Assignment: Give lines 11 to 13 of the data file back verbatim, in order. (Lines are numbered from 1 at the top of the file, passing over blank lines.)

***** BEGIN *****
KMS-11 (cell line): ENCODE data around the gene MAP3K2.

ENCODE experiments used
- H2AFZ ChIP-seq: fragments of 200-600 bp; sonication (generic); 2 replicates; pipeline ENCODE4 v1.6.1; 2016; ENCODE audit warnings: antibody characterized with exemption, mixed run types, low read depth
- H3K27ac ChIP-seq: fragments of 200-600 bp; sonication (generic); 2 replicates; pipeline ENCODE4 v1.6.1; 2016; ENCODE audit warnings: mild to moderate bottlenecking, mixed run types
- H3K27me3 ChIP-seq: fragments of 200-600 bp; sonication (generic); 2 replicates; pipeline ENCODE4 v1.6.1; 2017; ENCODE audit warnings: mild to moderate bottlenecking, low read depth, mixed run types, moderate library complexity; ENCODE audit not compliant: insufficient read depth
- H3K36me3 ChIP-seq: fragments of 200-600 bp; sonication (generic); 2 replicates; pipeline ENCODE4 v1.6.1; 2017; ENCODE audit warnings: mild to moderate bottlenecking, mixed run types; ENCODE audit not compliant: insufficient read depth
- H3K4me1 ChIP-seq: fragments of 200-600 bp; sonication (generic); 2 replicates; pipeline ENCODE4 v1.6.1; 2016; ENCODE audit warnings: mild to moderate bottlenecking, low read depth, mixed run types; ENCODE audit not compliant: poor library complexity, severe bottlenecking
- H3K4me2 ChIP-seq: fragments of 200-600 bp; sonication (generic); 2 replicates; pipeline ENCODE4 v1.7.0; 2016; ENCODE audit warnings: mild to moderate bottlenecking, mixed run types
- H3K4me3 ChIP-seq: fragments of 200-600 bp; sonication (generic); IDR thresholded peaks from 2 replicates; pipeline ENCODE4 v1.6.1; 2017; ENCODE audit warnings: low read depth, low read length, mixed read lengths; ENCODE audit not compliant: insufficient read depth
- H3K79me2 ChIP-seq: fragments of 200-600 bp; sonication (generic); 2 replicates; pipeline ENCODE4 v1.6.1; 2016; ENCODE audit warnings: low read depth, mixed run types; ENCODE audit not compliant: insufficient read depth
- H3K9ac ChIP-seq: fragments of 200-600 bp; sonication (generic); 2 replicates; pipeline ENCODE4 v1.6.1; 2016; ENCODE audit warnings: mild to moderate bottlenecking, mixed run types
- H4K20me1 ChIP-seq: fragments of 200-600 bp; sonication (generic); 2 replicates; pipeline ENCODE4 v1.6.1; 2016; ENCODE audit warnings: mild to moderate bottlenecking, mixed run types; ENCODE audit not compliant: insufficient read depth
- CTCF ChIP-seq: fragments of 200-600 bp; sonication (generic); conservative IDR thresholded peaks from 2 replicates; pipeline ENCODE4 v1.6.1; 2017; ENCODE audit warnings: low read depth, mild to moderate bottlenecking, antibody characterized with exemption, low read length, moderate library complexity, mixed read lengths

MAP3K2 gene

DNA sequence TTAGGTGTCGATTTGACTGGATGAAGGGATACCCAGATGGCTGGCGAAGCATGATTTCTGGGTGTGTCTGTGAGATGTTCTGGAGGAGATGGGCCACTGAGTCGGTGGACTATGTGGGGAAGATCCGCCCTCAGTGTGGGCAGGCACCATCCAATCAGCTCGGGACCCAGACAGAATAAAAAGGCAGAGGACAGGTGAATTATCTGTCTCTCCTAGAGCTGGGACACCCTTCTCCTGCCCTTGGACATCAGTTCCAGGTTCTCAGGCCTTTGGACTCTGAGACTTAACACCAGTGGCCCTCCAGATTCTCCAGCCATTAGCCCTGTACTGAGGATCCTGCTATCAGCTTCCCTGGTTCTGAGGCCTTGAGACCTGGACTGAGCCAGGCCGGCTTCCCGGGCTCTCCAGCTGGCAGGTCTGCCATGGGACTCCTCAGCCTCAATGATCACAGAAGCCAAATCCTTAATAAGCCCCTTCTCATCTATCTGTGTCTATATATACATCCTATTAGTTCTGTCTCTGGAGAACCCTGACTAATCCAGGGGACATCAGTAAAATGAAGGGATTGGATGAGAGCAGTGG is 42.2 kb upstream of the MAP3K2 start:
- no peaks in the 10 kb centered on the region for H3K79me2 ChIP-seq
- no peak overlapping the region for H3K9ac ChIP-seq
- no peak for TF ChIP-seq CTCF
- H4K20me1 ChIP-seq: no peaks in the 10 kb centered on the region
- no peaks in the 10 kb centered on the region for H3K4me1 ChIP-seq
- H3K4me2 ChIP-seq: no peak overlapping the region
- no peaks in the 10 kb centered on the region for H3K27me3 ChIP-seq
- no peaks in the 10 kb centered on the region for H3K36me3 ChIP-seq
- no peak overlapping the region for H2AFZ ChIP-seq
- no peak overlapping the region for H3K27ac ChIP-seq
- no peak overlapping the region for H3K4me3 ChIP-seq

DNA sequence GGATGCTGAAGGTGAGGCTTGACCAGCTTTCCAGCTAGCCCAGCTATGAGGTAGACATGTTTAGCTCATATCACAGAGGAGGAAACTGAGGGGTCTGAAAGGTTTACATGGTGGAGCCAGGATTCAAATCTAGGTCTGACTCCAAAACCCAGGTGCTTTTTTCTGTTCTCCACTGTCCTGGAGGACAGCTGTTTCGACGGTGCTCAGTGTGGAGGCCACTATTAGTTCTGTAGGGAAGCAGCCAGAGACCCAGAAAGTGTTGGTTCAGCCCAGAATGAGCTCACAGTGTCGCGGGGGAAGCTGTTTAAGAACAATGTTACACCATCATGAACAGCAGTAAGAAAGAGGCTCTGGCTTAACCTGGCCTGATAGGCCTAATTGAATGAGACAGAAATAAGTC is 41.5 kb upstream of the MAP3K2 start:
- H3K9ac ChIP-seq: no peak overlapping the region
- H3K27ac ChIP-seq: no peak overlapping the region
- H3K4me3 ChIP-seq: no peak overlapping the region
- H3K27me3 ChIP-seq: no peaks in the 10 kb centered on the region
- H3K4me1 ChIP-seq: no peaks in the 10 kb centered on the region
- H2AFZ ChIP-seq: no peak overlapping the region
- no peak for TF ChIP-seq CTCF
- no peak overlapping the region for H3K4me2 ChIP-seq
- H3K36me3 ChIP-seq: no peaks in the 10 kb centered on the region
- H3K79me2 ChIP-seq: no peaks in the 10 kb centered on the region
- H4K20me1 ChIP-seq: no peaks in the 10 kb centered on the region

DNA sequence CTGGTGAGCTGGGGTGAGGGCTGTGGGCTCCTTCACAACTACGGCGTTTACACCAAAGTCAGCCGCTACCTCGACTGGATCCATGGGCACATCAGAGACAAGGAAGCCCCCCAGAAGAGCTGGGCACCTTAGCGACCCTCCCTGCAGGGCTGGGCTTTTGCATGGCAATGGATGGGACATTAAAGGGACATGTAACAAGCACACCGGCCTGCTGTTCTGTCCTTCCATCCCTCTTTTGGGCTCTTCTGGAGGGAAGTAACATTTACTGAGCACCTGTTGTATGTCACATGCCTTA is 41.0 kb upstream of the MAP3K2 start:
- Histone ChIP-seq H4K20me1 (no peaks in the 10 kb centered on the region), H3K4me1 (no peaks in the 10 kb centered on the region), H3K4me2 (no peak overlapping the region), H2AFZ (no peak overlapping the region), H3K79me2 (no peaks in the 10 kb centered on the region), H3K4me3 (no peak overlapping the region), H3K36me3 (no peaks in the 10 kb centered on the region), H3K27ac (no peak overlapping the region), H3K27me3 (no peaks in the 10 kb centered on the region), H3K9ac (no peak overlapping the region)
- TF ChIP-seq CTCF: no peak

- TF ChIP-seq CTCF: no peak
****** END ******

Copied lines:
- H3K9ac ChIP-seq: fragments of 200-600 bp; sonication (generic); 2 replicates; pipeline ENCODE4 v1.6.1; 2016; ENCODE audit warnings: mild to moderate bottlenecking, mixed run types
- H4K20me1 ChIP-seq: fragments of 200-600 bp; sonication (generic); 2 replicates; pipeline ENCODE4 v1.6.1; 2016; ENCODE audit warnings: mild to moderate bottlenecking, mixed run types; ENCODE audit not compliant: insufficient read depth
- CTCF ChIP-seq: fragments of 200-600 bp; sonication (generic); conservative IDR thresholded peaks from 2 replicates; pipeline ENCODE4 v1.6.1; 2017; ENCODE audit warnings: low read depth, mild to moderate bottlenecking, antibody characterized with exemption, low read length, moderate library complexity, mixed read lengths